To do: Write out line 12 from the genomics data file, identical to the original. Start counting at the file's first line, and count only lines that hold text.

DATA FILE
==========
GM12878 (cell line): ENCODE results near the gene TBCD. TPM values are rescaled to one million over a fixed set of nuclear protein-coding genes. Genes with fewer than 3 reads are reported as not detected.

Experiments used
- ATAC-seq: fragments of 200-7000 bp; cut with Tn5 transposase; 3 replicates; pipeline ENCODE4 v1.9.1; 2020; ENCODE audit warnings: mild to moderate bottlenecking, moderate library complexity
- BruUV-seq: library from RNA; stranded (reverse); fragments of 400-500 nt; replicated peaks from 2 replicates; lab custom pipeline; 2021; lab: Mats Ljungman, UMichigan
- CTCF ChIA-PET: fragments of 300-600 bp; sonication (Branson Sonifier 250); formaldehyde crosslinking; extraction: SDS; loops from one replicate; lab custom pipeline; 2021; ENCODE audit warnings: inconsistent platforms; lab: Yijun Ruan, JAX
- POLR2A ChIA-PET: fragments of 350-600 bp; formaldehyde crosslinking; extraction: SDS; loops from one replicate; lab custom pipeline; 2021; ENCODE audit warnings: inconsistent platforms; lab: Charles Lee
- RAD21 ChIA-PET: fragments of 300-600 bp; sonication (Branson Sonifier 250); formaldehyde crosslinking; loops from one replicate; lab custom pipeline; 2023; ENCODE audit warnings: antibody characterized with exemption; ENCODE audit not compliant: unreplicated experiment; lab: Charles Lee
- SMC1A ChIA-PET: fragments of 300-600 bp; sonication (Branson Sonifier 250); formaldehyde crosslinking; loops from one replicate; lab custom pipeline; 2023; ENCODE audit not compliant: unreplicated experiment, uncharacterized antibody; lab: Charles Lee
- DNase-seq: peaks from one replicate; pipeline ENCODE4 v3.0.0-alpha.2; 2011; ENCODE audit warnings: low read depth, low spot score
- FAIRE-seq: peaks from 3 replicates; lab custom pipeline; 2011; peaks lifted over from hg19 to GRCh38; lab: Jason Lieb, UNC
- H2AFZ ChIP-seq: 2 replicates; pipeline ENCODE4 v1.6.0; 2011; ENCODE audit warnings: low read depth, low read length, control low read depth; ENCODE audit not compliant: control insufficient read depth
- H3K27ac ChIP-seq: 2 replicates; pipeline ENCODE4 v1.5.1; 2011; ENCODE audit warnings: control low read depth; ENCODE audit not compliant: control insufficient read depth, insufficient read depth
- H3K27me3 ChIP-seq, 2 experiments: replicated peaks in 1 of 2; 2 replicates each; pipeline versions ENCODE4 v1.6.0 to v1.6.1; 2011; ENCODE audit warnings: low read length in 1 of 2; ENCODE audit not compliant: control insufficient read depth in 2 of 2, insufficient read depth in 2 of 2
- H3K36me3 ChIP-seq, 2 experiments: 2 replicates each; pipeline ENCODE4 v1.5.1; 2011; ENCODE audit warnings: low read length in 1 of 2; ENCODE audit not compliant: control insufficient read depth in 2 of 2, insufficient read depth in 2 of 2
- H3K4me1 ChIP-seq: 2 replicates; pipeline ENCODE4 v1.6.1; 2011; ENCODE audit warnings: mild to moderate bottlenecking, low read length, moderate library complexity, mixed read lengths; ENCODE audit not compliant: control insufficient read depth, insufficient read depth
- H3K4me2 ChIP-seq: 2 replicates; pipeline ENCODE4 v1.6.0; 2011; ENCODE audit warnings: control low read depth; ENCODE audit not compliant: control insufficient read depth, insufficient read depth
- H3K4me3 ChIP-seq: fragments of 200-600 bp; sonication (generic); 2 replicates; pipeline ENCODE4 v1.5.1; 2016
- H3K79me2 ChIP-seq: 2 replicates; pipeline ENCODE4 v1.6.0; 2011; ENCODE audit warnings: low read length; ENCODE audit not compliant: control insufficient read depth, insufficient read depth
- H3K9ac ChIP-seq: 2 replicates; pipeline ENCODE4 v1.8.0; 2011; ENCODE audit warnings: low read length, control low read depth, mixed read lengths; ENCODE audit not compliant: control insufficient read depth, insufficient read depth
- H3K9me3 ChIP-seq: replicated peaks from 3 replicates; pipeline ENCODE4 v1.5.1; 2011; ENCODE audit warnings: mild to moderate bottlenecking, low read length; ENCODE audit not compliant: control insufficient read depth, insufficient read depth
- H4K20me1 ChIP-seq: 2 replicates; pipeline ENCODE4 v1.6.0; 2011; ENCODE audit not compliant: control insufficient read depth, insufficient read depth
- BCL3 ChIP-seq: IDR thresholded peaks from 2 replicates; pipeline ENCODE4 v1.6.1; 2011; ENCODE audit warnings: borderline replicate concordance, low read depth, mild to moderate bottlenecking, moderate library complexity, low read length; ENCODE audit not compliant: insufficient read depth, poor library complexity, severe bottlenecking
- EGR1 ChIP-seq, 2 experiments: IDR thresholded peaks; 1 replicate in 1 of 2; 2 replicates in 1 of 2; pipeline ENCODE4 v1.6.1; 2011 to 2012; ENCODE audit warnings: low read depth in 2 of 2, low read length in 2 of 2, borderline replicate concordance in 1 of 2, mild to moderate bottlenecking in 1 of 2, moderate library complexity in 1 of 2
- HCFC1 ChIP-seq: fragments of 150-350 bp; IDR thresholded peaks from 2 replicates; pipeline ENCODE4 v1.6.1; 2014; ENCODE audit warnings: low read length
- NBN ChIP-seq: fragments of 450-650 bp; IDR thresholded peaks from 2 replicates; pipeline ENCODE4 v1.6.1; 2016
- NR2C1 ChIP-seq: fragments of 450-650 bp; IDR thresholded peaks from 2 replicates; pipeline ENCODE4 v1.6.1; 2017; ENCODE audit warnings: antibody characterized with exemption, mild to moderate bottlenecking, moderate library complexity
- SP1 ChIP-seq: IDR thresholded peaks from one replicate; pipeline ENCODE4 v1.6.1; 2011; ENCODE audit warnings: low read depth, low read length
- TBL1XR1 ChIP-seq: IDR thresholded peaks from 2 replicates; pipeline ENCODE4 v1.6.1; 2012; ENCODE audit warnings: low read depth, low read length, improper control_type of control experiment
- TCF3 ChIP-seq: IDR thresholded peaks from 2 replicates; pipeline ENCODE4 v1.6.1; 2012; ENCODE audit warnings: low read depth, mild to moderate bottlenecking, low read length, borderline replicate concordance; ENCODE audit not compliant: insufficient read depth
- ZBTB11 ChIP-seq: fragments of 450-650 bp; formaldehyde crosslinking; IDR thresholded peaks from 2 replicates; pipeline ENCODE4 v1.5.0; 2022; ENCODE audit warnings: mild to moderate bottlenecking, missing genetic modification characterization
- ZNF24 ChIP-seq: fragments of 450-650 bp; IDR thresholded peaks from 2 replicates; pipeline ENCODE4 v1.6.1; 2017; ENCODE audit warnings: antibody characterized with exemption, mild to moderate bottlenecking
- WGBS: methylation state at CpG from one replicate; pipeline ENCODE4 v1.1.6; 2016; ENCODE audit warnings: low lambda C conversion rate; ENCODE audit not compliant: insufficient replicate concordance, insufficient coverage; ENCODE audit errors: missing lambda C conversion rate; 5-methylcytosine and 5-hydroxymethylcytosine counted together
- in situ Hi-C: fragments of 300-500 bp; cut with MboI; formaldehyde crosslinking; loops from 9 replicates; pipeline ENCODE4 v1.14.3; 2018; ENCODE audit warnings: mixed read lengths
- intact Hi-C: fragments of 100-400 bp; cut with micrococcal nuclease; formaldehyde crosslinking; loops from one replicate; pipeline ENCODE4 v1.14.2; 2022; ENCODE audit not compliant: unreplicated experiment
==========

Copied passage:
- H3K27ac ChIP-seq: 2 replicates; pipeline ENCODE4 v1.5.1; 2011; ENCODE audit warnings: control low read depth; ENCODE audit not compliant: control insufficient read depth, insufficient read depth